Cheap cloud storage now competitive with the office file server.
Recent price cuts by Microsoft and Amazon to their cloud storage services greatly increased the appeal of cloud storage as a replacement for the file server. The two rivals dropped their prices within days of each other, claiming they were passing savings onto customers.
It now costs just US12.5 cents per month to store a gigabyte of data in the fully redundant, professionally managed data centres of Amazon Web Services’ cloud storage service, S3, or Microsoft Azure.
That means 1 terabyte – or about 1,000 gigabytes, more data than is retained by most small and medium businesses – costs US$1,500 a year to store in the cloud.
That may sound like a lot of money given that a 1TB server-grade hard drive can be bought for several hundred dollars. But this doesn’t take into account the cost of supporting the servers, replacing dead hard drives and backing up the data. The time, labour and materials in maintaining a file server can add up to much more than US$1,500 a year, not including the cost of the server itself.
All these costs are included in the price of cloud storage.
And then there is reliability. Although it may be reassuring to look over at your server and see it whirring away under the desk, the data it contains is less safe than if it were sitting in Amazon or Microsoft’s highly secure data centres.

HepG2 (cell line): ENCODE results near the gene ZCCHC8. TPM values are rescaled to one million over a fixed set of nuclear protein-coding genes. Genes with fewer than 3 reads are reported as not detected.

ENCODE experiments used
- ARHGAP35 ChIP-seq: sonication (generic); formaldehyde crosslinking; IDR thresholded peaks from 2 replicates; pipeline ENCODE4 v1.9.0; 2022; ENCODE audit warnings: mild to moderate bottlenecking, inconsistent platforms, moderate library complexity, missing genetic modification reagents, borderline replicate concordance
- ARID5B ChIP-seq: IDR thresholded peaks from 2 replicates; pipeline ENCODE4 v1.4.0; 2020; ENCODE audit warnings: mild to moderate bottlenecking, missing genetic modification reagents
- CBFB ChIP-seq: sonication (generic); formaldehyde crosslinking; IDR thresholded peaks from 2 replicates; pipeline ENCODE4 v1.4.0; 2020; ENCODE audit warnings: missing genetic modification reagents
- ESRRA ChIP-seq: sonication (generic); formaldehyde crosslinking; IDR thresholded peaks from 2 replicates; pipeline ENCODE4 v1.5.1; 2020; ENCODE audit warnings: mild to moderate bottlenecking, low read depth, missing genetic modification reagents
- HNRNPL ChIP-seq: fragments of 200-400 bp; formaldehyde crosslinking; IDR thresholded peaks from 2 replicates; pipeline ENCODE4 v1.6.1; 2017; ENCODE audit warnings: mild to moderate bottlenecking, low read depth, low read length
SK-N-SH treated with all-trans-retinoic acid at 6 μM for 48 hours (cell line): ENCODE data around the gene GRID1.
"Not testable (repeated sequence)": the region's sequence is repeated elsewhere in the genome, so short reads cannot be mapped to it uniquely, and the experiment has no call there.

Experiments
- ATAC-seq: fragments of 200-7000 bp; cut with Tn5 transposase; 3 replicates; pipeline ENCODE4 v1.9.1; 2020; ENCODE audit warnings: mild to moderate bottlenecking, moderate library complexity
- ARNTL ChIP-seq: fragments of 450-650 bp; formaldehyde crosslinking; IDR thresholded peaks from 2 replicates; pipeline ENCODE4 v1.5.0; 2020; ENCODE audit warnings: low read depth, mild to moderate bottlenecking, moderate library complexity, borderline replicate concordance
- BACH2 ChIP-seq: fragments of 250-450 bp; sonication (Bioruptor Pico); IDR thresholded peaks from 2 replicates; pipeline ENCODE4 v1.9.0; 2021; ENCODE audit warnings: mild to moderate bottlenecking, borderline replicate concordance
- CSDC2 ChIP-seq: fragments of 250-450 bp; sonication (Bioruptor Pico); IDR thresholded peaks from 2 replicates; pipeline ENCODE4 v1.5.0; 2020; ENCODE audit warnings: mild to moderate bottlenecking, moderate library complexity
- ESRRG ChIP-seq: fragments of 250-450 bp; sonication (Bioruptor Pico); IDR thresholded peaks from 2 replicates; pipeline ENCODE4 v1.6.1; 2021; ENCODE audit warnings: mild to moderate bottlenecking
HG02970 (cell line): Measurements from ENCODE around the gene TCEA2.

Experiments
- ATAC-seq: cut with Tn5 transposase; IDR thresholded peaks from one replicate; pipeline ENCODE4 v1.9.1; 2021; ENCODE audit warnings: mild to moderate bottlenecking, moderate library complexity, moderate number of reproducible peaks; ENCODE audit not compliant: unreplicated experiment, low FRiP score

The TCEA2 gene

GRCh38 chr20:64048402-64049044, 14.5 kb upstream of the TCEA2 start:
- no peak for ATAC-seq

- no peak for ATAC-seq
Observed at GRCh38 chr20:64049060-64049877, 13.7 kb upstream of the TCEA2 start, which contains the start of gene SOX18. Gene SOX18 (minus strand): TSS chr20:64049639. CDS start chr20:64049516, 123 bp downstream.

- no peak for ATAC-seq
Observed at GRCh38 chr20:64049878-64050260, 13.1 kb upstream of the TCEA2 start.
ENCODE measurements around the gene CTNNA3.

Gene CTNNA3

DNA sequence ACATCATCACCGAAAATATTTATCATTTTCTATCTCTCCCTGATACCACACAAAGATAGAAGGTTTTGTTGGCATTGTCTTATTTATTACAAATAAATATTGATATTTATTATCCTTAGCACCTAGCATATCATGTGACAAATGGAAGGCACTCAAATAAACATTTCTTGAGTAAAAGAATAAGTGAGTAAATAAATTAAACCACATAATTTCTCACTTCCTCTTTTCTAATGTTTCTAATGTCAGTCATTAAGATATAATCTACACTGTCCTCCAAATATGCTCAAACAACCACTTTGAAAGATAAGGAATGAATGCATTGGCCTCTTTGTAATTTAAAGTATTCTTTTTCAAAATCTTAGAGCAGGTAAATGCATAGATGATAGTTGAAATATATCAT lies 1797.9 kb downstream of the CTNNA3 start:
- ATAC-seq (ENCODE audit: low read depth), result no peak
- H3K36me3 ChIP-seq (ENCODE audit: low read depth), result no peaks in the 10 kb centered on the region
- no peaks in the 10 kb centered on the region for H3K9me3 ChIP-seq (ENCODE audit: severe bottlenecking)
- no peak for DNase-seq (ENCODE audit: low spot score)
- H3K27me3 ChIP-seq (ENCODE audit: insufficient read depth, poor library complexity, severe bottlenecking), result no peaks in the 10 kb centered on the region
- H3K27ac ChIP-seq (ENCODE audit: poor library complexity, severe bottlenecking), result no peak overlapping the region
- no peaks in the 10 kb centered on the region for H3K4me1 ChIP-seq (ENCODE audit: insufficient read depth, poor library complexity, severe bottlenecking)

Amazon and Microsoft give financial guarantees that their services will be available 99.9 percent of the time, which translates to nine hours of downtime a year. How often is your server inaccessible during upgrades or maintenance?
Cloud storage automatically backs up the data to other servers within the same data centre and to a second data centre in another location.
For companies thinking about experimenting with cloud storage, Amazon sells a cheaper version that has lower levels of redundancy. It costs US9.3 cents per gigabyte, or $1,116 to store 1TB for a year. That’s getting very close to the price of two 1TB enterprise-grade hard drives.
Given the ongoing competition between Microsoft and Amazon we could soon see the price per gigabyte fall below 8.3 US cents, or under $1,000 for a TB per year.
So if you have gigabytes of files sitting on a server from past projects or clients, consider moving them to cloud storage and your operational files to Google Apps or Office 365. One less server is one less headache to distract you from running your business.